When mentioning the name of HH Jetsun Jamphel Ngawang Lobsang Yeshe Tenzin Gyatso, the fourteenth Dalai Lama, spiritual leader of Tibet and winner of the 1989 Nobel Peace Prize, one is most often greeted by broad smiles, laughter and acknowledgments of wisdom and compassion.
Although I hold certain sympathies with the writing of Richard Dawkins, 14th June 2007 was a particular highlight in my life – sat before a gentle, warm, wise, wholly affable and inspirationally holy individual who has witnessed much in his 72 years. I have long believed in the Buddhist philosophies of compassion, or loving kindness, of self-enlightenment and pursuit of spiritual stability, and additionally embrace the scientific evidence showing that meditation is not only good for the soul, but also good for the body. One need only look up 'mindfulness meditation' on Pubmed.
Plus, being a vegetarian is an ecologically responsible thing to do! (ok, so I have a tofu addiction…)
Accompanied by his translator, His Holiness spoke of the centrality of community – that we develop strong bonds with those around us (that's what I'm doing on MySpace and Facebook, yeh?). HH spoke of the unquestioning love of a mother for her child – that much of the world's pain comes from familial neglect. HH also said that we can have peace in our time, that there is no need for aggression and use of force – we should overcome all with dialogue and never need to resort to weapons, despite their shiny appeal.
On that note, HH Dalai Lama said that it's important to separate the agent/actor from their actions. One may vehemently disagree with a policy, but one should accept the perpetrator as a fellow human. This is the way that we can continue to love (or, well, not to hate) George W. Bush. We have a duty to disagree with actions which diminish our values, but we have an equal duty to treat others with respect. Animals are included in this list too, as seen today in HH's launch of Kindness Week at Australia Zoo. That juxtaposition is unintentional.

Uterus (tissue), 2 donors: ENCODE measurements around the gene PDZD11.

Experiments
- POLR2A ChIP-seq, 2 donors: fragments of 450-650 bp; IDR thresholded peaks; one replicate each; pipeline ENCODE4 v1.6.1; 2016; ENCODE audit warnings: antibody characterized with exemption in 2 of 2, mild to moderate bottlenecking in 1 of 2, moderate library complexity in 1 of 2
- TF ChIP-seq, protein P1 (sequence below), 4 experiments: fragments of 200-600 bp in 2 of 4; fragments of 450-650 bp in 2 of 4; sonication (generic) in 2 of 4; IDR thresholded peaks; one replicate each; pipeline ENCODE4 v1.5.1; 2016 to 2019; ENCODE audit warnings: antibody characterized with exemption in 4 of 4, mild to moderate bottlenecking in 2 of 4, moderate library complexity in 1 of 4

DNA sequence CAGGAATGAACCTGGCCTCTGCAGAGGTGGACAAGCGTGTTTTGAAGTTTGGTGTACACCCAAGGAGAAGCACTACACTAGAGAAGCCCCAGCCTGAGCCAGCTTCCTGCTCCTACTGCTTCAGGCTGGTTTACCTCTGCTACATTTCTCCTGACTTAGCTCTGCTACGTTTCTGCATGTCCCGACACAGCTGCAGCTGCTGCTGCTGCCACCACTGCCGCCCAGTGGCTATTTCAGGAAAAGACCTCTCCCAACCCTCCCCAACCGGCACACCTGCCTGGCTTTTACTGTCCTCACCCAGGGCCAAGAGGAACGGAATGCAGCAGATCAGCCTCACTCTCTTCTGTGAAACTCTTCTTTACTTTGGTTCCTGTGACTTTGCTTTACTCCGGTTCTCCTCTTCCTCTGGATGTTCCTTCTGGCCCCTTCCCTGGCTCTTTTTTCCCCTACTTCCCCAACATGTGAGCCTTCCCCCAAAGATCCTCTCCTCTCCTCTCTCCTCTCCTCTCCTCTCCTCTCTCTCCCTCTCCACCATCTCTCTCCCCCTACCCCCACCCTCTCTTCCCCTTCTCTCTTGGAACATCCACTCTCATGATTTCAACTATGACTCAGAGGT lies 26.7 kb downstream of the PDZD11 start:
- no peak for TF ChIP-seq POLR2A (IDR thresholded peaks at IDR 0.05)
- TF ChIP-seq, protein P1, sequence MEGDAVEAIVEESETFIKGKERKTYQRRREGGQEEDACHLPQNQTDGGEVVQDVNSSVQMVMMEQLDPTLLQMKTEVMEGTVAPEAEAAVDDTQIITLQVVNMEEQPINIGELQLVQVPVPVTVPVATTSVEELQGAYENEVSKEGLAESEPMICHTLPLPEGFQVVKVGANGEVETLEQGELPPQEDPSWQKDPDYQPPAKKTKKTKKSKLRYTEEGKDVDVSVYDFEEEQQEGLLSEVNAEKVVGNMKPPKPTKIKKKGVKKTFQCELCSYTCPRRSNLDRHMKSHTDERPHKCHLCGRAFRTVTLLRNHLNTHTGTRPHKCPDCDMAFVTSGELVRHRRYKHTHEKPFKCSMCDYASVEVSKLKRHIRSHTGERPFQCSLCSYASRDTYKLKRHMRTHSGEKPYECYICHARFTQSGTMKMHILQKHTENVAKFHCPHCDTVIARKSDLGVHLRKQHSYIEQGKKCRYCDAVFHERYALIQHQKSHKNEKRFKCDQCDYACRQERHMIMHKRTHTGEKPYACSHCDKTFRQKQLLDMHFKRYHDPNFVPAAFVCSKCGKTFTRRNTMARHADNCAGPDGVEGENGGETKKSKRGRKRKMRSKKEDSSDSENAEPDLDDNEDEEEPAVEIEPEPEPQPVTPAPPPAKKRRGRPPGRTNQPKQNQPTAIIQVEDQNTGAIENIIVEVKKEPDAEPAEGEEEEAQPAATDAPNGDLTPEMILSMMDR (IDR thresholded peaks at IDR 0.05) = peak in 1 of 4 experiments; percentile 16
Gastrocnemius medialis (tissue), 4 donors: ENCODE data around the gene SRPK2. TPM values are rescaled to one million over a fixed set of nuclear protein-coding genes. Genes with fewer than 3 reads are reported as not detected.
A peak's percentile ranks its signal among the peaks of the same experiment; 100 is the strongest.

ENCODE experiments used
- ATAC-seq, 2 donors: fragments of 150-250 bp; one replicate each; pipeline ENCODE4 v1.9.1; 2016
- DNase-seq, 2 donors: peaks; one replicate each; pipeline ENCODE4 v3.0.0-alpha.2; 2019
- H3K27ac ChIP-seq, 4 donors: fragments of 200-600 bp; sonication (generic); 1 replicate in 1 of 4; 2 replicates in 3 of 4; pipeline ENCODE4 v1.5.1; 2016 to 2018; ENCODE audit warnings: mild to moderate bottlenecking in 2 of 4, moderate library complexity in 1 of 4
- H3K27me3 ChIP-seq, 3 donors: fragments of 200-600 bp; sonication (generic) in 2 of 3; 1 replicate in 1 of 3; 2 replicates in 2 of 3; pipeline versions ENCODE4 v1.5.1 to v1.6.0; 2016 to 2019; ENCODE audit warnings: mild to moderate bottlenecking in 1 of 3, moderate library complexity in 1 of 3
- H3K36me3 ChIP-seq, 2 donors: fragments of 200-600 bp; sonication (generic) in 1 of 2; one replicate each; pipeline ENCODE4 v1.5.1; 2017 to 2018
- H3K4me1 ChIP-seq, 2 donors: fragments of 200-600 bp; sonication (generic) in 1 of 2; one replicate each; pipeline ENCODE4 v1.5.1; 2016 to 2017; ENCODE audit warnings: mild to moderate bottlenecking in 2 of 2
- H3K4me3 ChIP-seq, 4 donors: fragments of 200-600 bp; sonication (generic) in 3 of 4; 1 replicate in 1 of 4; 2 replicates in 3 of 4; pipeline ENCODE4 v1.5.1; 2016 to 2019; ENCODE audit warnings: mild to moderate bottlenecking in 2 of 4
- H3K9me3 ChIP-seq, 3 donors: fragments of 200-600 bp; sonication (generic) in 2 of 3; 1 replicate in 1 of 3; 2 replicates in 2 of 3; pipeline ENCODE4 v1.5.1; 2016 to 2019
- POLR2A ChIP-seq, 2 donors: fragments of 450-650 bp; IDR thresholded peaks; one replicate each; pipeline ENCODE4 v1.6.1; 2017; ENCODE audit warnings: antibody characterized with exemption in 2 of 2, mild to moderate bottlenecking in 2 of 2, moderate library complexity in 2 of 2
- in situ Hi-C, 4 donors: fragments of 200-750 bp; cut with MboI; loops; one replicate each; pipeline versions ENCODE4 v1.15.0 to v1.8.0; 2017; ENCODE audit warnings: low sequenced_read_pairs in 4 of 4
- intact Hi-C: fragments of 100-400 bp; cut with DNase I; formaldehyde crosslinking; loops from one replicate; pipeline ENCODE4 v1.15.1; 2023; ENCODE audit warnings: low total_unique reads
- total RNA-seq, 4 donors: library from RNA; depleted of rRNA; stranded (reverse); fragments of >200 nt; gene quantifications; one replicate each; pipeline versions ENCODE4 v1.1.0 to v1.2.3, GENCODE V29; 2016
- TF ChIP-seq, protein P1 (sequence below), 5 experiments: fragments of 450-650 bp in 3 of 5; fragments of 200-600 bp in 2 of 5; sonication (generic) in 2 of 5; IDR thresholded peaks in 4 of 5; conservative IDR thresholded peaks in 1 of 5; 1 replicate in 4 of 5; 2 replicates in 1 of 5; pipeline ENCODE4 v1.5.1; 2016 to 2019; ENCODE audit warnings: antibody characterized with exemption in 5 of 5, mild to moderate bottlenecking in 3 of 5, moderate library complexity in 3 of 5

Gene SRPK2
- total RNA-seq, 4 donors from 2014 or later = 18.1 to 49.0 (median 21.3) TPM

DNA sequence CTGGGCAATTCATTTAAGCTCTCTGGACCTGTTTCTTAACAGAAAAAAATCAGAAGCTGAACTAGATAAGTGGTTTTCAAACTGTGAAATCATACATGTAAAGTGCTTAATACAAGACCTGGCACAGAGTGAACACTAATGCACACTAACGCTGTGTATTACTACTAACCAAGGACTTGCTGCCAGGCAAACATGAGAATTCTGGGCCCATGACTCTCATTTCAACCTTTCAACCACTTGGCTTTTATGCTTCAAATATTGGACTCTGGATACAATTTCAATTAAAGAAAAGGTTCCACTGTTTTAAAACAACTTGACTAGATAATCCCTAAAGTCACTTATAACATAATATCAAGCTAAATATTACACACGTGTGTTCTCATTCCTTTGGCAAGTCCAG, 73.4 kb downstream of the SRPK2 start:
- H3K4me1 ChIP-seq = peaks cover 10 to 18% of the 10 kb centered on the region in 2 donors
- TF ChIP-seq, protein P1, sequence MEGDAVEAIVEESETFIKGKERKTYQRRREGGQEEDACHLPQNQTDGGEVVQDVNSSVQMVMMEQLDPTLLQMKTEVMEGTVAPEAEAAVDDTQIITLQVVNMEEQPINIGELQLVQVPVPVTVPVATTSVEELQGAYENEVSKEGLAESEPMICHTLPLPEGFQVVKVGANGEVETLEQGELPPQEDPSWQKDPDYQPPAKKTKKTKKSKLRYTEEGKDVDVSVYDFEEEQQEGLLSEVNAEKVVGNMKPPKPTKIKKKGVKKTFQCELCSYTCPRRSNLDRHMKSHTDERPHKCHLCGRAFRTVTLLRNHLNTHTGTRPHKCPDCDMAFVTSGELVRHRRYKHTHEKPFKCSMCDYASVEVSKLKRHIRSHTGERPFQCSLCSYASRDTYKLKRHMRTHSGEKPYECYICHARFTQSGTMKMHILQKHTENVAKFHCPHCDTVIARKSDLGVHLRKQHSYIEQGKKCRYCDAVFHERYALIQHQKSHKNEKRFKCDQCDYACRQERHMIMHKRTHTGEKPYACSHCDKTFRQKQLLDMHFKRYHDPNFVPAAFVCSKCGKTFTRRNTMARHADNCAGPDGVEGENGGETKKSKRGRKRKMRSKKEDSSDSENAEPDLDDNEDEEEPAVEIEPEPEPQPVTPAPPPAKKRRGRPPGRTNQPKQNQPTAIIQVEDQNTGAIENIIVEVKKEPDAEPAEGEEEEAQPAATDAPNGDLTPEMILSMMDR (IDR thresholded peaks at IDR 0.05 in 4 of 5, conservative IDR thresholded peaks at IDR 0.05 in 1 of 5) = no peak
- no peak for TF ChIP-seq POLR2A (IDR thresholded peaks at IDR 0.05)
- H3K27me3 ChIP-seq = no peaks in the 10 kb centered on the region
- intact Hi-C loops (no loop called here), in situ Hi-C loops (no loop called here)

When facing challenges, one should visualise the ocean: there are naturally waves which come and go across the surface, but the deep reaches remain undisturbed. Allow yourself to move on from the emotion of a situation, and to engage intellectually with it, to find a solution. Worrying (and the aggression which accompanies it) will achieve nothing.
When asked about the highlights in his own life, HH Dalai Lama spoke of the day when he passed his Lharampa degree, which is the Buddhist equivalent of a doctorate. At this point, I nodded, and understood – deeply. It was 1959 and HH was in Lhasa, Tibet. Soon afterwards, on 15th May 1959, HH fled to Dharamsala, India, to live in exile from the Chinese authorities who still struggle to accept his presence on the global stage. In essence, HH expressed that he has had little option but to be realistic about China's occupation of Tibet. When HH realised that he had escaped from their regime, he was again happy/relieved – but naturally this would be tempered with the ongoing sadness of the tragedy in play. Reflecting, HH stated that this has prevented him from becoming complacent: that he has a real reason to preach his philosophies; they are grounded in such a truth.
So, as we continue our daily lives, it is important to embrace one another as whole beings – showing the love that a mother has for her child. I do hope that the Howard Government has listened to these lessons at some point in the visit. They are needed in this age of distinctly unenlightened policies.
"May all beings have happiness and the causes of happiness.
May they be free of suffering and the causes of suffering.
May they never be separated from that sacred joy that is beyond suffering.
May they rest in equanimity free of grasping, hatred, and ignorance.
And may they be aware of the equality of all that lives."